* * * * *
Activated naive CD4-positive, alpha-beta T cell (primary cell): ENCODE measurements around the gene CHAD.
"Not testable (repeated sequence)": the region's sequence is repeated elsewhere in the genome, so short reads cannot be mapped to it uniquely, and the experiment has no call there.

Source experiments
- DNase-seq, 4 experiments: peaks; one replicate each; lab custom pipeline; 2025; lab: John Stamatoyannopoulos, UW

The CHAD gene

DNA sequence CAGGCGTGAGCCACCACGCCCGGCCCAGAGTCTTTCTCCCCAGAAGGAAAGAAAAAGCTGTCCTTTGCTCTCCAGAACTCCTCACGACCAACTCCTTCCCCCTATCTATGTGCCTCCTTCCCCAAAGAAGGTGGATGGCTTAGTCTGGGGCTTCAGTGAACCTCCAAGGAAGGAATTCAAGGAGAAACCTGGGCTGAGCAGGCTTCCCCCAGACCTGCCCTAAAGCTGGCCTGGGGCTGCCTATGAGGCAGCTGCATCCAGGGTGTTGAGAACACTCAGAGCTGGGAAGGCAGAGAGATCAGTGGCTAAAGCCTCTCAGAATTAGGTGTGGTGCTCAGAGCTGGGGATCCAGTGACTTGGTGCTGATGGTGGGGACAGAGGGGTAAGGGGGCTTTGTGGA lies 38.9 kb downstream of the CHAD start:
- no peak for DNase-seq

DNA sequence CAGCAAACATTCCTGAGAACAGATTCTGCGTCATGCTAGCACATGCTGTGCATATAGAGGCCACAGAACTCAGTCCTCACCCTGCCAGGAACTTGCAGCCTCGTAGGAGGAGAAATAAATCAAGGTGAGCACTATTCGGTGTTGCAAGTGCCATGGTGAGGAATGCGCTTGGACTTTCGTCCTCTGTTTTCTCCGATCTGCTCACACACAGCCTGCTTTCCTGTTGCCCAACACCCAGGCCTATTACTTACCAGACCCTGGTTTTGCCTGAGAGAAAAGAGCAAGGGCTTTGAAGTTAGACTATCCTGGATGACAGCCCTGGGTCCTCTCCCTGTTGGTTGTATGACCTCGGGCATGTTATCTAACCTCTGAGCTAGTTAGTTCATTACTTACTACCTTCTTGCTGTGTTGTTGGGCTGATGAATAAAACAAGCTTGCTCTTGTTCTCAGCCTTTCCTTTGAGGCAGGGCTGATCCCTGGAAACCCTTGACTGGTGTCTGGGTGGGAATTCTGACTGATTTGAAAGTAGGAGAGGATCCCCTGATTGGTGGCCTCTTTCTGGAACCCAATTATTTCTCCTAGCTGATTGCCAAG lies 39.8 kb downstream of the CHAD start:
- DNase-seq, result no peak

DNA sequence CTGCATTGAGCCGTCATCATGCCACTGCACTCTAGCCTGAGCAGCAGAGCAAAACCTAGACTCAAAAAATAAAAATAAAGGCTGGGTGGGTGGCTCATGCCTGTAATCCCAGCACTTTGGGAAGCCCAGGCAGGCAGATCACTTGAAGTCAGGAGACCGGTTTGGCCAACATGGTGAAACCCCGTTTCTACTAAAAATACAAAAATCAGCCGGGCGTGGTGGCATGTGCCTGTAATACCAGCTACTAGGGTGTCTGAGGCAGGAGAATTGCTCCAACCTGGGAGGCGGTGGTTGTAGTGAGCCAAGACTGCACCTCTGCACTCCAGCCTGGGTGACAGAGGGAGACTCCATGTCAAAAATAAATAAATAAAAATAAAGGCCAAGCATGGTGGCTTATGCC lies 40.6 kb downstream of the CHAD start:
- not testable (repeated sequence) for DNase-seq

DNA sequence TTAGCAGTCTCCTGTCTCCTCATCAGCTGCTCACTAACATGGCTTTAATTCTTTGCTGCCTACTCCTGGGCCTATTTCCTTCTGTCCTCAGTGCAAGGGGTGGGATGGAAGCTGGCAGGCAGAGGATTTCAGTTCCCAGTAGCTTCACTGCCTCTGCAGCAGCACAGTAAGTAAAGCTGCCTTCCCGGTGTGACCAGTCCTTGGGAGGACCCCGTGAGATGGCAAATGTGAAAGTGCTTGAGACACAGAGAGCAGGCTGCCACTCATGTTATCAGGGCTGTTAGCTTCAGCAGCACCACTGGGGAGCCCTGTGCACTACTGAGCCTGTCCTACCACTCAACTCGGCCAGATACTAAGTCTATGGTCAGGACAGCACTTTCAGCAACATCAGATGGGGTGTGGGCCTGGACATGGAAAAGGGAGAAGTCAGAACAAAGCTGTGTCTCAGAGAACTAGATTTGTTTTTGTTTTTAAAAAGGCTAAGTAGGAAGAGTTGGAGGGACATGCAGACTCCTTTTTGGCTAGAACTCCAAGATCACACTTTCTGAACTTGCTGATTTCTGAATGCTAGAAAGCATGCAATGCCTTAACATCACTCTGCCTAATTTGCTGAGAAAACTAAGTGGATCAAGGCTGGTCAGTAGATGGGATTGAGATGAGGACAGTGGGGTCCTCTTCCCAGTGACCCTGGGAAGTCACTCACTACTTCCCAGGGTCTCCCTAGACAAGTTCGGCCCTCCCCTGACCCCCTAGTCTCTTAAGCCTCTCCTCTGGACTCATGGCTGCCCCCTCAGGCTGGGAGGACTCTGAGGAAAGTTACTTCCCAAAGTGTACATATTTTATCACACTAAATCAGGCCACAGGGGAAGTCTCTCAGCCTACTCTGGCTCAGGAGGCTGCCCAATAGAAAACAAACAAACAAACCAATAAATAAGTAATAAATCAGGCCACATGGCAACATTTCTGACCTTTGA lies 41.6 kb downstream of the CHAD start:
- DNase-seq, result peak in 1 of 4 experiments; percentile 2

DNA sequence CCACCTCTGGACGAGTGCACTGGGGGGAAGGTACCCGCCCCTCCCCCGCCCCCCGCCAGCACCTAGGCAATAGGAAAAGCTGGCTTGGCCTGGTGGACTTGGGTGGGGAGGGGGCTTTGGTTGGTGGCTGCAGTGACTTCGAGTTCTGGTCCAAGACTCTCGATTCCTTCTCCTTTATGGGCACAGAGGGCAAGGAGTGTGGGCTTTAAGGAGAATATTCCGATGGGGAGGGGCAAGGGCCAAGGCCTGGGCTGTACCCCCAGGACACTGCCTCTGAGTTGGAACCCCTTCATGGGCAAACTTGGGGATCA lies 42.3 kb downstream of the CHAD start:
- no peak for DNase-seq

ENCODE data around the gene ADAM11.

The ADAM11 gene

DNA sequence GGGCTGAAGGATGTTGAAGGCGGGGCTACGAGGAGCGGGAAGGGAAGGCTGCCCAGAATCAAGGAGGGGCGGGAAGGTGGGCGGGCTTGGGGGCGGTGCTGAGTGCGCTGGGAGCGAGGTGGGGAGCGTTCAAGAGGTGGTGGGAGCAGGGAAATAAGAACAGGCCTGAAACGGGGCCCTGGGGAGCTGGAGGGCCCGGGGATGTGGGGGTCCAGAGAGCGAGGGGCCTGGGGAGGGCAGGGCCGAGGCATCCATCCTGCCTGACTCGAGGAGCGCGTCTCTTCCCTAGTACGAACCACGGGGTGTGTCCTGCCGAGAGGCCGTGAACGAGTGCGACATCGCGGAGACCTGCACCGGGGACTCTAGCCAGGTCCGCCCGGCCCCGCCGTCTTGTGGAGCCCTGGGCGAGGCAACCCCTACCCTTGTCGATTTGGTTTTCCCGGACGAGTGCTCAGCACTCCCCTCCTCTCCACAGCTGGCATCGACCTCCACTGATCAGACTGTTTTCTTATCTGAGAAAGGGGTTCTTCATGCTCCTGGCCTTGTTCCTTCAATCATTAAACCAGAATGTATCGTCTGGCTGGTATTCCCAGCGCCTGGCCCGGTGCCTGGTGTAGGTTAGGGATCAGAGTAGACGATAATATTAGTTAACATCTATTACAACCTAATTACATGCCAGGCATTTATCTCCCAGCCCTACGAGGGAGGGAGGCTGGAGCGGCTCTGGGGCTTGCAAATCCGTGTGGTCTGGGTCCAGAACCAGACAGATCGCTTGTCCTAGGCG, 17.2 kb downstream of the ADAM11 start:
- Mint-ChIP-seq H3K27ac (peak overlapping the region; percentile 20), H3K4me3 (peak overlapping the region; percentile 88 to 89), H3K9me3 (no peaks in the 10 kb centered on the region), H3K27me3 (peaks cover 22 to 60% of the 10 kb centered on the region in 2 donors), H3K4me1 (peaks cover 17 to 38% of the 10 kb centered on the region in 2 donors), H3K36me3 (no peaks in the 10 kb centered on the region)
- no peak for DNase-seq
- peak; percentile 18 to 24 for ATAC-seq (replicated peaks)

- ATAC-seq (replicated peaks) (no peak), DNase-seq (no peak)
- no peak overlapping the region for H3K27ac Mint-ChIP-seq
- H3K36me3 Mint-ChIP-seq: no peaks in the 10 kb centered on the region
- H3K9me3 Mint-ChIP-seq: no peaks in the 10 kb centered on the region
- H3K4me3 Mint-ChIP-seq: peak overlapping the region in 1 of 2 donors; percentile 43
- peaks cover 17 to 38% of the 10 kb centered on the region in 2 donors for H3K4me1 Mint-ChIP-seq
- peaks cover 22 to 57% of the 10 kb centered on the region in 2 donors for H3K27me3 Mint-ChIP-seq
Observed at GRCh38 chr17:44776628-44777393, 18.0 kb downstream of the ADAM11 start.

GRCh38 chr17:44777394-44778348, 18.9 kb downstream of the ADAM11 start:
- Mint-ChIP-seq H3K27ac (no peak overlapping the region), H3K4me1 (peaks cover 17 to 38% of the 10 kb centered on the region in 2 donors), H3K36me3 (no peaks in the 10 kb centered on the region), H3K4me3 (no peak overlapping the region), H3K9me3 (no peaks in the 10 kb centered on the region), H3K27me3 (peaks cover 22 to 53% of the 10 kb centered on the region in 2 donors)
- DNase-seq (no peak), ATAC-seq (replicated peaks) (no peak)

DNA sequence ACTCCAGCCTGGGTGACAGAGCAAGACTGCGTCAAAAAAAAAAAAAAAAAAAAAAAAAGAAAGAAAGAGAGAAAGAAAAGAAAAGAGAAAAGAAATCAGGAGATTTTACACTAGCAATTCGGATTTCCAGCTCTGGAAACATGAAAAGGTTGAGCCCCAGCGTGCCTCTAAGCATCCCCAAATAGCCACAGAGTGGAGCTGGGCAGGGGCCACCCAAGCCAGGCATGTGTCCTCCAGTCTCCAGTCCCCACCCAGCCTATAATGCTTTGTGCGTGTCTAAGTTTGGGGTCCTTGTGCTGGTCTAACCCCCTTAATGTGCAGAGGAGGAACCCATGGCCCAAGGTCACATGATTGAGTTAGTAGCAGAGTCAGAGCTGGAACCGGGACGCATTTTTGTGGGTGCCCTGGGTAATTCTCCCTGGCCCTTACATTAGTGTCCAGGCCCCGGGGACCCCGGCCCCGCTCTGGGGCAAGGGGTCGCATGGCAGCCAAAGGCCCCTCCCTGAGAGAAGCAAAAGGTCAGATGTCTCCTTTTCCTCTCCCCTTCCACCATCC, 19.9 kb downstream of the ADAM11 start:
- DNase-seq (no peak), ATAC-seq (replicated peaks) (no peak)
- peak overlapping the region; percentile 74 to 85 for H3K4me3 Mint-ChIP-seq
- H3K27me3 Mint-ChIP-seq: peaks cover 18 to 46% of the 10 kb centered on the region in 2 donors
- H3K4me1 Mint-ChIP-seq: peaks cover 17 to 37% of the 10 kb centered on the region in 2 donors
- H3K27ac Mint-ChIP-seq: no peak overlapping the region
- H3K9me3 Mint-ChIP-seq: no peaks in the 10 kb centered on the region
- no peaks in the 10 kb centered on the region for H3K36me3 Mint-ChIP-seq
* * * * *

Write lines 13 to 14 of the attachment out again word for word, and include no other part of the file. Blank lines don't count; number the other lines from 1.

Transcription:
- DNase-seq, result peak in 1 of 4 experiments; percentile 2

DNA sequence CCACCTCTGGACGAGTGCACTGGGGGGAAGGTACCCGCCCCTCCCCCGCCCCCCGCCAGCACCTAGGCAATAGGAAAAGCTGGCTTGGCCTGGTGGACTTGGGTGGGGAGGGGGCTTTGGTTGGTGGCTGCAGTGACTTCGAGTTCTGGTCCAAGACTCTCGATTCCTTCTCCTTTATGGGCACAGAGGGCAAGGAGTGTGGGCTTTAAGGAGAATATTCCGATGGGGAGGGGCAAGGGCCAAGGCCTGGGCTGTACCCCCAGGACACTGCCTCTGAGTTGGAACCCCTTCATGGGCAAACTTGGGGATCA lies 42.3 kb downstream of the CHAD start: